I hear these stories that they talk about, or the other people they knew who had done startups, that seem so crazy to me. Stories about how they sort of lied, not lied to investors, but pretended to look much more advanced that they were. When really they had one computer and they stole people’s monitors and put them on the desk so it would look like they had more. This was crazy, no one knows about this. And I was working at this tech, this emerging growth investment bank and I thought I should kind of know about this stuff….I sort of based on the concept of Paris reviews writers, it worked and talked about how did you it.
Livingston interviews Wozniak for Founders At Work about starting Apple. His advice for people considering starting a startup:
First of all, try to have the highest of ethics and to be open and truthful about things, not hiding. If you have to hide something for company reasons, at least explain what you’re doing. Don’t mislead people. Know in your heart that you are a good person with good goals because that will carry over to your own self-confidence and your belief in your engineering abilities. Always seek excellence: make your product better than the average person would.
Livingston says Y Combinator reached out to Conway in its early stages, but wasn’t able to communicate to him what the firm did.
He said, “Is this in Boston? I stick mainly local.” I replied, “No, we’re in Mountain View and we’d love for you to come to Demo Day.” He said, “Is this a chance to invest in the incubator?” I replied, “No, we don’t want you to invest in us. It’s a chance to invest in the individual startups.” Then he told us he’d circle back, since he was jammed. We got the “am jammed now” from Ronco—it was so embarrassing.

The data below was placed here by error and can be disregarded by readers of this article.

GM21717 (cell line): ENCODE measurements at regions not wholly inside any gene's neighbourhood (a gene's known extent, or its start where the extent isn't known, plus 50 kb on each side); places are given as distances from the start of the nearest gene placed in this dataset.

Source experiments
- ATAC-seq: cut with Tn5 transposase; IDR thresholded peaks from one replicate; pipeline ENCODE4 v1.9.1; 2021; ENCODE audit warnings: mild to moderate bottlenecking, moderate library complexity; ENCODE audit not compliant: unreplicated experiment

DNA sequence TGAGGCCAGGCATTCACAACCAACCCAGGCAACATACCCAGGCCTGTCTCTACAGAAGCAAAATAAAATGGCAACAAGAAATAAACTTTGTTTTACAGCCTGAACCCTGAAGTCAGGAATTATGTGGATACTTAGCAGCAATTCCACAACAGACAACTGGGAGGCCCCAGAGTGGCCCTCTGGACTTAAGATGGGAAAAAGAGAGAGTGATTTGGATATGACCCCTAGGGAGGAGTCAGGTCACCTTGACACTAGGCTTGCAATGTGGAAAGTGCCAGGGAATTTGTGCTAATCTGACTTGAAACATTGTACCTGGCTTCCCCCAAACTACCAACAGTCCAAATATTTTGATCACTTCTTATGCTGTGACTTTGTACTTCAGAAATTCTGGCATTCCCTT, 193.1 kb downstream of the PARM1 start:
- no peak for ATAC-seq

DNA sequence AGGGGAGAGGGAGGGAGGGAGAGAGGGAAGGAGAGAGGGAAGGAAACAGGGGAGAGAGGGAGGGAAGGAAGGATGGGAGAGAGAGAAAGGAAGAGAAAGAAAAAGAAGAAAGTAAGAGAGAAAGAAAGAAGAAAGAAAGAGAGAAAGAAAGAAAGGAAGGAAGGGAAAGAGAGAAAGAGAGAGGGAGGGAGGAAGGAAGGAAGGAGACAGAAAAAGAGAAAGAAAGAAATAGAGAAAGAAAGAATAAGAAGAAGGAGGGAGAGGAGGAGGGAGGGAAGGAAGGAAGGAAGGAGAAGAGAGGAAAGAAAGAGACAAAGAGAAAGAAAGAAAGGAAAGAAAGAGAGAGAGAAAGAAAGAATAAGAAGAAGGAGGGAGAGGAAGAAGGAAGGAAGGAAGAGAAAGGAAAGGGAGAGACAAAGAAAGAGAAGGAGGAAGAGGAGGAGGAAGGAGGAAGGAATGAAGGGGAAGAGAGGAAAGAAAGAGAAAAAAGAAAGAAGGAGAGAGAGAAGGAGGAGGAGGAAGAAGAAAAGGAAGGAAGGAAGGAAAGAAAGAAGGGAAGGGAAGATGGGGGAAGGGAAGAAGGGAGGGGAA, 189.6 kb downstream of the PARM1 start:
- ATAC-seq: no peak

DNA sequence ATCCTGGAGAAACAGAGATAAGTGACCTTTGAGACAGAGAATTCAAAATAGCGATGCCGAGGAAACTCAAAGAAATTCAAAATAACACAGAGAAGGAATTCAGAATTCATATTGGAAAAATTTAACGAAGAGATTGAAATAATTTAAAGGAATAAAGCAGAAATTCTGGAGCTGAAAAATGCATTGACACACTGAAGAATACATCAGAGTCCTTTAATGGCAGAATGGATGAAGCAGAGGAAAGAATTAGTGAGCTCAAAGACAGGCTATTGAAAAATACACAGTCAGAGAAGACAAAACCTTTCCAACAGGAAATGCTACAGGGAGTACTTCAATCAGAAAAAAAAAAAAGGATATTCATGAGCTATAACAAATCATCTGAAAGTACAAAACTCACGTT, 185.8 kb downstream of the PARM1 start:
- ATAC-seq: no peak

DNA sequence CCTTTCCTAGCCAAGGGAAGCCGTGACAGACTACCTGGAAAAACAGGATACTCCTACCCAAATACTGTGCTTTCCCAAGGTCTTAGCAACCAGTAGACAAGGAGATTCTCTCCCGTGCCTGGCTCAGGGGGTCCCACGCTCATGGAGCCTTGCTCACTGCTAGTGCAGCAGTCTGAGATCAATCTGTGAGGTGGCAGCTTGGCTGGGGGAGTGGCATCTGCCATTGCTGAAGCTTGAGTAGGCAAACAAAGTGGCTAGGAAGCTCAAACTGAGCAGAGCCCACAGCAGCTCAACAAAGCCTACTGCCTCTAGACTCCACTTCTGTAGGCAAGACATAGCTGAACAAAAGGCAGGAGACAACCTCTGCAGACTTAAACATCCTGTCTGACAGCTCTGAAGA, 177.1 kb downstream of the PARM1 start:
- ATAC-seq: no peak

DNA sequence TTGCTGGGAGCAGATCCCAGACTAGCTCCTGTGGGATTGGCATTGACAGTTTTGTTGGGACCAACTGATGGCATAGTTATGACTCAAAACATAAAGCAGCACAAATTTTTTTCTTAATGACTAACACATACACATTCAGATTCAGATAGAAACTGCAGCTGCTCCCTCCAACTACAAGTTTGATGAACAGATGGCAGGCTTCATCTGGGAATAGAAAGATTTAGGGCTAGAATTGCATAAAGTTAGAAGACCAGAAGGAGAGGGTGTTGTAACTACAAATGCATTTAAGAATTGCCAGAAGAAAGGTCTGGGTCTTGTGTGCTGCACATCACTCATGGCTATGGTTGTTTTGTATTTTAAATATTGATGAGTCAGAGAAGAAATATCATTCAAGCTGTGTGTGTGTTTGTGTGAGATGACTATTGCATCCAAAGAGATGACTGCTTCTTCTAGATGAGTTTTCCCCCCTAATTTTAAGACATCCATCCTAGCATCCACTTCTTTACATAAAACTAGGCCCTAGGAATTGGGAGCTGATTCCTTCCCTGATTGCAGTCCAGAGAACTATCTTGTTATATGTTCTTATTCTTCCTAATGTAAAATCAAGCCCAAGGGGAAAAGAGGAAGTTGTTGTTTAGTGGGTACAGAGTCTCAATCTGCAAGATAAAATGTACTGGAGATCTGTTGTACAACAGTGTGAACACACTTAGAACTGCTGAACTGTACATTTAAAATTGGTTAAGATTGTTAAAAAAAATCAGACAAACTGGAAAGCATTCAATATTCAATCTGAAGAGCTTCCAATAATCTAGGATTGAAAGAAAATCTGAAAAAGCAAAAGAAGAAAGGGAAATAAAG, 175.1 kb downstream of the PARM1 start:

She says Conway did end up coming to Demo Day in 2006, and returned to talk at the next year’s winter event.
Graham and Livingston start dating. Livingston:
We met at a party in Cambridge Massachusetts randomly. It’s kind of a funny story. I actually went, he was co-hosting the party with a friend of his, I was with a guy I was taking a class at Harvard Extension School with. I wasn’t gonna go, it was a Saturday night and I didn’t have a friend to go with me so I wasn’t gonna go but I went anyway. I arrived on the doorstep, and I said “ Oh, I’m Jessica, I’m friends with Murat and I’m here for the party” and he said “Murat? Didn’t you hear? He moved to Arkansas last week to join the Wes Clark campaign. He’s not here tonight.” So, I said, “Oh my God, I’m not gonna know anyone.” I did not know one person at this party and I went in and had a great time and met, you know Paul, and Trevor, our other co-founder and just hit it off. And then Paul and I started dating and I started meeting more people who are involved in start-ups.
Jessica Livingston is born in Massachusetts. She grows up outside Boston with her mother and father, who works for Gillette.
I grew up outside of Boston, Massachusetts. My family has lived there for generations.